Question: Is the exhausting, utterly uninvolving “Alice Through the Looking Glass” somehow worse than Tim Burton’s execrable “Alice in Wonderland”?
Answer: Probably. While the two are cinematically on par – that’s not a compliment – the sequel to Burton’s Lewis Carroll adaptation is certainly more unnecessary, more scattershot, and created with far more cynicism.
It’s worth remembering that 2010’s “Alice in Wonderland” was easily the worst film in director Burton’s mostly disappointing career. Yes, worse than “Planet of the Apes,” “Dark Shadows” and “Charlie and the Chocolate Factory.” (I’m a “Mars Attacks!” fan, so back off.)
That first “Alice” was a clumsy, ugly, heavy-handed chore of CG-eye-gouging silliness. Sure, there were some joys to be found, especially a lovely opening 10 minutes (pre-Wonderland) and a typically manic Danny Elfman score.
But it wasted a stunning cast – Mia Wasikowska, Johnny Depp, Helena Bonham Carter, Anne Hathaway – with a strained, unfunny, unimaginative script and overstuffed visuals. It was a massive worldwide hit, of course.
Now comes “Alice Through the Looking Glass,” with the same returning stars, a new director (Burton is just a producer this time around), the addition of Sacha Baron Cohen, and, well, that’s about it.
As “Looking Glass” begins, Alice (Wasikowska, doing what she can) is now a sea captain finally ready to return home after several years away. Her travels have taken her around the world, and given her an appreciation for lands beyond the U.K.
This is even more true when she sees how things have changed during her absence. Hamish, the dullard whose marriage proposal Alice turned down, holds her family’s fate in his hands, and a difficult decision looms.
This opening chunk is compelling. Like Burton’s original, the less manic scenes of Alice at home in London were charming and even droll. Even the over-the-top Hamish was enjoyable.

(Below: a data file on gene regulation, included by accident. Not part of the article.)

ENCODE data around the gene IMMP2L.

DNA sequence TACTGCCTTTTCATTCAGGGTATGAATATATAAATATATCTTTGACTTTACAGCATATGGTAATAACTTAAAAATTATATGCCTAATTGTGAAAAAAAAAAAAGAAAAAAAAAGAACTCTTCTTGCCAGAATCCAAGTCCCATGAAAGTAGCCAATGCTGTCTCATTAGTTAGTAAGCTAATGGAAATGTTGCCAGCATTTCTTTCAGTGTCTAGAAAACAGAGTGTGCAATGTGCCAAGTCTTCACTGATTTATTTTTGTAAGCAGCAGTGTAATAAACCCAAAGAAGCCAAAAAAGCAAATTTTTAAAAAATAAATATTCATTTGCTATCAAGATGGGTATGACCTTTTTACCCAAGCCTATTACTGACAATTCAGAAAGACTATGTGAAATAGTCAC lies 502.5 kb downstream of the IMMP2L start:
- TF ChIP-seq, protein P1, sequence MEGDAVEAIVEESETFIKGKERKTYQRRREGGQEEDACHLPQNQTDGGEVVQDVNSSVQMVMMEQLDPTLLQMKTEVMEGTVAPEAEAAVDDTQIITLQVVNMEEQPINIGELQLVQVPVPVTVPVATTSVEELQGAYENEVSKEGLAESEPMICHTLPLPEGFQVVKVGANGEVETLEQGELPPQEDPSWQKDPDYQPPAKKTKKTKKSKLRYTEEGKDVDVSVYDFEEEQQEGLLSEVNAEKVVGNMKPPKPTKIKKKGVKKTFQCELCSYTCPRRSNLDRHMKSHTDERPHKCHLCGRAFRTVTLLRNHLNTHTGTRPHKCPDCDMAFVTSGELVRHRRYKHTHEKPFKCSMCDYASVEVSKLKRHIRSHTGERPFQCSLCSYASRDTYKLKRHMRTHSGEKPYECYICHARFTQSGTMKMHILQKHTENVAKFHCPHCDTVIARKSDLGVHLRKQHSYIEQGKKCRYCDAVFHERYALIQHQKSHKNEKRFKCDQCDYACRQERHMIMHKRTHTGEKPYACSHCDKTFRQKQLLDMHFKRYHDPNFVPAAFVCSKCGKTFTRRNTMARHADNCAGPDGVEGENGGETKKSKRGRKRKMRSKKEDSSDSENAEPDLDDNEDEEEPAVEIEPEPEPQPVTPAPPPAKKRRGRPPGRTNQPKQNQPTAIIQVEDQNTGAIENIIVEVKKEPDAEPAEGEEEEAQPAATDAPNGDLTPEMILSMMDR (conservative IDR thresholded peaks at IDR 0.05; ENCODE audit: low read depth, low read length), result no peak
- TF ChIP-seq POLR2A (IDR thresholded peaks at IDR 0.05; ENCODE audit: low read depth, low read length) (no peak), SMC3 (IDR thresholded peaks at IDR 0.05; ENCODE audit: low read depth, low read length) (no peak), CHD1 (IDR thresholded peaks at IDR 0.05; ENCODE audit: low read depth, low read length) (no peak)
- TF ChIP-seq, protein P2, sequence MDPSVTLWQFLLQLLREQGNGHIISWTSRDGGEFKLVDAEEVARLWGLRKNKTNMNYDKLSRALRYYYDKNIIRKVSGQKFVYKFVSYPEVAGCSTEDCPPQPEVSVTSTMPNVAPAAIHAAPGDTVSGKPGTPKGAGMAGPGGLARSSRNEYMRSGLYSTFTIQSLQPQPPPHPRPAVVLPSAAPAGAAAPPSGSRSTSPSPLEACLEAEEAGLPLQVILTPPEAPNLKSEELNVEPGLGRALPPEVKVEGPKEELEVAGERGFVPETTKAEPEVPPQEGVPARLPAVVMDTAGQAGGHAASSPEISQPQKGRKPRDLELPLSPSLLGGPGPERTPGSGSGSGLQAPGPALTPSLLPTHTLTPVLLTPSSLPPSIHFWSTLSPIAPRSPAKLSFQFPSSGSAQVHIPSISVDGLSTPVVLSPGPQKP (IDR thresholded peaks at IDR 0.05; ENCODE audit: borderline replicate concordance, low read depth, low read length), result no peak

Soon the caterpillar Absolem (voiced by the late Alan Rickman) appears, and Alice is led back to Wonderland. So far, so-so, especially the first few minutes of her return.
However, any hopes for a successful film are dashed with the appearance of Johnny Depp’s Mad Hatter. Looking like a cross between warbling songster Tiny Tim and a cadaverous Carrot Top, sounding like someone “Black Mass” gangster Whitey Bulger repeatedly kicked in the groin, he is nearly unwatchable.
And of course, since this sequel is dependent on Depp’s (fading) starpower, the plot must revolve around the Hatter. After finding evidence that his long-ago departed family may, in fact, be alive, the Hatter has become a man obsessed. Alice’s friends – Anne Hathaway’s White Queen, the White Rabbit, the Cheshire Cat, and Tweedledum and Tweedledee – turn to her with a plan that could bring the Hatter back to sanity.
But to accomplish her mission, Alice must outwit Time (Sacha Baron Cohen) and the devious Red Queen (Helena Bonham Carter, nearly as unwatchable as Depp).
This is a needlessly confusing, infinitely overplotted storyline, one with little mystery, occasional laughs and almost nothing memorable.
So … Depp. The years since “Wonderland” have seen the actor stuck in a shocking artistic dry spell, one with only a couple of bright spots – the so-so Whitey Bulger biopic “Black Mass” and Funny or Die’s fab parody video “Donald Trump’s The Art of the Deal: The Movie.”
Two steps forward, one step back. Thankfully, Depp has yet another “Pirates” flick waiting in the wings.
There are hints of his past successes here, not to mention his “Ali G” star Sacha Baron Cohen. In fact, Cohen’s mugging performance is one of the film’s high points. But he’s brought none of the emotion that made his Muppets films more than just a Henson-aping retread. It’s hard to criticize him for taking on a major gig like Alice, but it’s still a creative stumble.
By the time “Alice Through the Looking Glass” mercifully ends, it’s difficult to even recall how it began, why we’re watching and what made Carroll’s original tale so delightfully memorable. Children may enjoy the sight of winking cats and vegetable guards, but try asking them what to describe their favorite scene.
They’ll likely scratch their heads, and so will you.
Title: “Alice Through the Looking Glass”
One and half stars
Starring: Mia Wasikowska, Johnny Depp, Helena Bonham Carter, Anne Hathaway, Sacha Baron Cohen
Director: James Bobin
Running time: 108 minutes
Rated: PG for fantasy action/peril and some language.
The lowdown: Alice returns to the whimsical world of Wonderland and travels back in time to save the Mad Hatter.